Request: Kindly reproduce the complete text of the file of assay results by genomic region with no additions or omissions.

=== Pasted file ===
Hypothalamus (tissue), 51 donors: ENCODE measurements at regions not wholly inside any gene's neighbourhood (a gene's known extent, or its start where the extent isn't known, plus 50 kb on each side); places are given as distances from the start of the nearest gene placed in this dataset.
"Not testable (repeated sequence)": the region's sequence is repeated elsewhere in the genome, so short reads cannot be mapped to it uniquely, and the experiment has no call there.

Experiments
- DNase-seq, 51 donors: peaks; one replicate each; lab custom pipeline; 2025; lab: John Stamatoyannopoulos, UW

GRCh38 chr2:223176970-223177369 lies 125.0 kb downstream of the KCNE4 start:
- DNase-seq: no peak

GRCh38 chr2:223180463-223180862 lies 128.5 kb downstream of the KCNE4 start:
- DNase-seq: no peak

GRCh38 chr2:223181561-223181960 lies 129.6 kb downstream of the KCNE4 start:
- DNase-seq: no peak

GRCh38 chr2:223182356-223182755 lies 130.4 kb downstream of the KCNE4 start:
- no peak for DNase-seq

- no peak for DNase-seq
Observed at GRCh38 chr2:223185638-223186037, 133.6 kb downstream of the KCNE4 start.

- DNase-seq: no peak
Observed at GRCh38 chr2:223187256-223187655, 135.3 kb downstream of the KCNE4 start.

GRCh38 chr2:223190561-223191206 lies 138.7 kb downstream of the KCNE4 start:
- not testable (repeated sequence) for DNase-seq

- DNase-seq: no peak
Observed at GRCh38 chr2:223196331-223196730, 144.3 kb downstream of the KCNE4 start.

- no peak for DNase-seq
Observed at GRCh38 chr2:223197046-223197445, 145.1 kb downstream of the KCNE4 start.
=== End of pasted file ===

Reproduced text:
Hypothalamus (tissue), 51 donors: ENCODE measurements at regions not wholly inside any gene's neighbourhood (a gene's known extent, or its start where the extent isn't known, plus 50 kb on each side); places are given as distances from the start of the nearest gene placed in this dataset.
"Not testable (repeated sequence)": the region's sequence is repeated elsewhere in the genome, so short reads cannot be mapped to it uniquely, and the experiment has no call there.

Experiments
- DNase-seq, 51 donors: peaks; one replicate each; lab custom pipeline; 2025; lab: John Stamatoyannopoulos, UW

GRCh38 chr2:223176970-223177369 lies 125.0 kb downstream of the KCNE4 start:
- DNase-seq: no peak

GRCh38 chr2:223180463-223180862 lies 128.5 kb downstream of the KCNE4 start:
- DNase-seq: no peak

GRCh38 chr2:223181561-223181960 lies 129.6 kb downstream of the KCNE4 start:
- DNase-seq: no peak

GRCh38 chr2:223182356-223182755 lies 130.4 kb downstream of the KCNE4 start:
- no peak for DNase-seq

- no peak for DNase-seq
Observed at GRCh38 chr2:223185638-223186037, 133.6 kb downstream of the KCNE4 start.

- DNase-seq: no peak
Observed at GRCh38 chr2:223187256-223187655, 135.3 kb downstream of the KCNE4 start.

GRCh38 chr2:223190561-223191206 lies 138.7 kb downstream of the KCNE4 start:
- not testable (repeated sequence) for DNase-seq

- DNase-seq: no peak
Observed at GRCh38 chr2:223196331-223196730, 144.3 kb downstream of the KCNE4 start.

- no peak for DNase-seq
Observed at GRCh38 chr2:223197046-223197445, 145.1 kb downstream of the KCNE4 start.